I also use a spring-loaded instrument (called an "Activator") that delivers a force into the joint to restore normal motion that does not require the bending of the spine or the sound of the joint cavitating.
I also use wedge-shaped blocks for the pelvis with an effective technique called Sacro-Occipital technique (S.O.T.). Using gravity to gently restore proper motion in the pelvis, this technique removes tension on the spinal cord.
Can subluxations clear up on their own?
Sometimes this is possible as we bend and stretch, or when we sleep at night, however most times subluxations persist. I can’t overstate the importance of regular maintenance care (check-ups). One isn’t always aware of these joint fixations, therefore it is important to correct them before they spiral into an acute situation. Why wait?
Can I adjust myself?
Since a chiropractic adjustment is a specific force, applied in a specific direction to a specific joint, it is virtually impossible to adjust oneself correctly and accurately. It is possible to turn or bend or twist in certain ways that release ("pop" or "crack") joints. However, it is much more likely that one is moving joints that are above or below the truly fixated joint. This random “popping” will release endorphins that feel good and give one the feeling of having done something “good for oneself”. However, generally speaking, the truly subluxated joint will be left uncorrected, the stiffness and achiness will return, and the person will find him or herself chronically cracking themselves over and over.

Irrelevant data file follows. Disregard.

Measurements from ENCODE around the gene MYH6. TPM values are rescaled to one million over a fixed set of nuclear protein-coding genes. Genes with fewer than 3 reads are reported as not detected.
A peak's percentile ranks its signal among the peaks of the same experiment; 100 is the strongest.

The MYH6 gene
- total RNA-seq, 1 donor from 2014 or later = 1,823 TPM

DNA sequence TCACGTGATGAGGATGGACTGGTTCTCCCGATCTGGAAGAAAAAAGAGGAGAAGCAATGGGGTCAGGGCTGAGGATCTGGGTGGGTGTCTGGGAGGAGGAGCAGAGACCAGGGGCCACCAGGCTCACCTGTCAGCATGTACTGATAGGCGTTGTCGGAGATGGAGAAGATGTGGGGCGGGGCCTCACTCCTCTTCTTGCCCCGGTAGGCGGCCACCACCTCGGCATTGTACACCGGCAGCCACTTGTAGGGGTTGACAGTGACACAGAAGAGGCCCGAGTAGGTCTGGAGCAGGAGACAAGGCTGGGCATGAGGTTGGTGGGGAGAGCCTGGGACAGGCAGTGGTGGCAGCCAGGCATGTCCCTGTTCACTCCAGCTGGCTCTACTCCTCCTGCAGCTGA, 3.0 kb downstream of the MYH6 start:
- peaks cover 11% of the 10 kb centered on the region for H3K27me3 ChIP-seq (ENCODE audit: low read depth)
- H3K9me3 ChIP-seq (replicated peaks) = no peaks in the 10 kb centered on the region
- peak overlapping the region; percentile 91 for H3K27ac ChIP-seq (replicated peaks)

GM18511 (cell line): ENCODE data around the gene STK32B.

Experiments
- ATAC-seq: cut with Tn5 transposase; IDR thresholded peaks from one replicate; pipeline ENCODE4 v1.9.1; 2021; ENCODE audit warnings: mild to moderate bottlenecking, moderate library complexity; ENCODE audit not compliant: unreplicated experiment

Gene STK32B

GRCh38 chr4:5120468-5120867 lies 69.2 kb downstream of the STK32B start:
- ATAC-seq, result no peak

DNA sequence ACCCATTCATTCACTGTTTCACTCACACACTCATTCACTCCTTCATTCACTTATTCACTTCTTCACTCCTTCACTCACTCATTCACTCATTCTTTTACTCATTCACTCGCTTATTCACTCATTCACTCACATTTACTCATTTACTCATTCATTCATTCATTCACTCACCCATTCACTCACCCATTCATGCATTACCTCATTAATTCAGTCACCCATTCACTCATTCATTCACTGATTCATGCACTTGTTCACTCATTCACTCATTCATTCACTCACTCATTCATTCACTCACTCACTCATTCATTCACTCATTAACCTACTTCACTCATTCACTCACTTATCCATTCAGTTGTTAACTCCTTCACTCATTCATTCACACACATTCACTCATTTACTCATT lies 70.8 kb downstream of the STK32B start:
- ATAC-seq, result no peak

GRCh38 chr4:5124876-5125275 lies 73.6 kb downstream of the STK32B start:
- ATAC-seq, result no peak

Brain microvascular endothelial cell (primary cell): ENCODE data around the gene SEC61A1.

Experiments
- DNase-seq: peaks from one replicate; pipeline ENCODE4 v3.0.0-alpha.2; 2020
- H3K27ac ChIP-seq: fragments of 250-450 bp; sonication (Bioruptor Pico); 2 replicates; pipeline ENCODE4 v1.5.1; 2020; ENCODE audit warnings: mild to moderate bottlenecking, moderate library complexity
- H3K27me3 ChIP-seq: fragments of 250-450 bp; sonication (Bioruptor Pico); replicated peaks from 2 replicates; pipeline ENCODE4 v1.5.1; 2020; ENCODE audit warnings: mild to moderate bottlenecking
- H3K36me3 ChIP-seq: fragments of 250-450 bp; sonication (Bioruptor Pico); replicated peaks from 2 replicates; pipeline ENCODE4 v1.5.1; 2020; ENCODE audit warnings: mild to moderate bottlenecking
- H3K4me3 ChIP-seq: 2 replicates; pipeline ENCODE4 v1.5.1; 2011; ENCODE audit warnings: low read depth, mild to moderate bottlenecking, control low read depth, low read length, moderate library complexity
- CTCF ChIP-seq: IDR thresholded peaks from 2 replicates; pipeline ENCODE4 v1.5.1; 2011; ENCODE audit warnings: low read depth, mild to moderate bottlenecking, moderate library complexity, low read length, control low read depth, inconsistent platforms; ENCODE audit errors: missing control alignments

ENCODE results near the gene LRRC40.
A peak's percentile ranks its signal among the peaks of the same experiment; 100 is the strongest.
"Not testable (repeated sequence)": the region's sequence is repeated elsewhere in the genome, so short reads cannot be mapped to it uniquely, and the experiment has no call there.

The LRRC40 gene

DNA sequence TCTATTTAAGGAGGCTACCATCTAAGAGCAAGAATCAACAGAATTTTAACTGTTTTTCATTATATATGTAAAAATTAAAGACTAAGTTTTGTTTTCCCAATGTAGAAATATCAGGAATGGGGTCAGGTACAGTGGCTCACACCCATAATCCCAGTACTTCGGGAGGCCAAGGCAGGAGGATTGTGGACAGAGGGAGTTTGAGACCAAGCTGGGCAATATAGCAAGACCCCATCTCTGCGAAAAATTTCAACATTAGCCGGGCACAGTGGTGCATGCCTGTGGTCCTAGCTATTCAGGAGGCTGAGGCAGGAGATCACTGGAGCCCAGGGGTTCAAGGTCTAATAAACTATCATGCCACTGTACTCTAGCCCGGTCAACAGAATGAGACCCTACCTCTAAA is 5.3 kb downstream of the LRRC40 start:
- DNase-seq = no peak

This type of self-manipulation is usually counterproductive. This self-adjusting can lead to ligament laxity in certain joints and never resolve the actual problem. This laxity can increase the instability in the spine.
If you are trying to adjust yourself, stop and call us today to address the problem professionally and effectively.
Will adjustments make my spine too loose?
No. Only the spinal joints that are "locked up" or subluxated receive adjustments. This corrects the problem, and allows weakened muscles and ligaments to stabilize and heal.
Does chiropractic hurt?
Under normal circumstances, adjustments don't hurt. With manual (osseus) adjustments, a patient may occasionally experience a minor amount of discomfort that lasts a split second. Dr. Rehl also uses non-force and low-force techniques that do not cause any discomfort. If you are nervous about being “cracked” Dr. Rehl can use alternate methods.
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I now have greater freedom in movement around my neck. Walking is no longer so stressful. I feel much more at ease with my posture both in standing and walking.
- Ernest / Walnut Creek, CA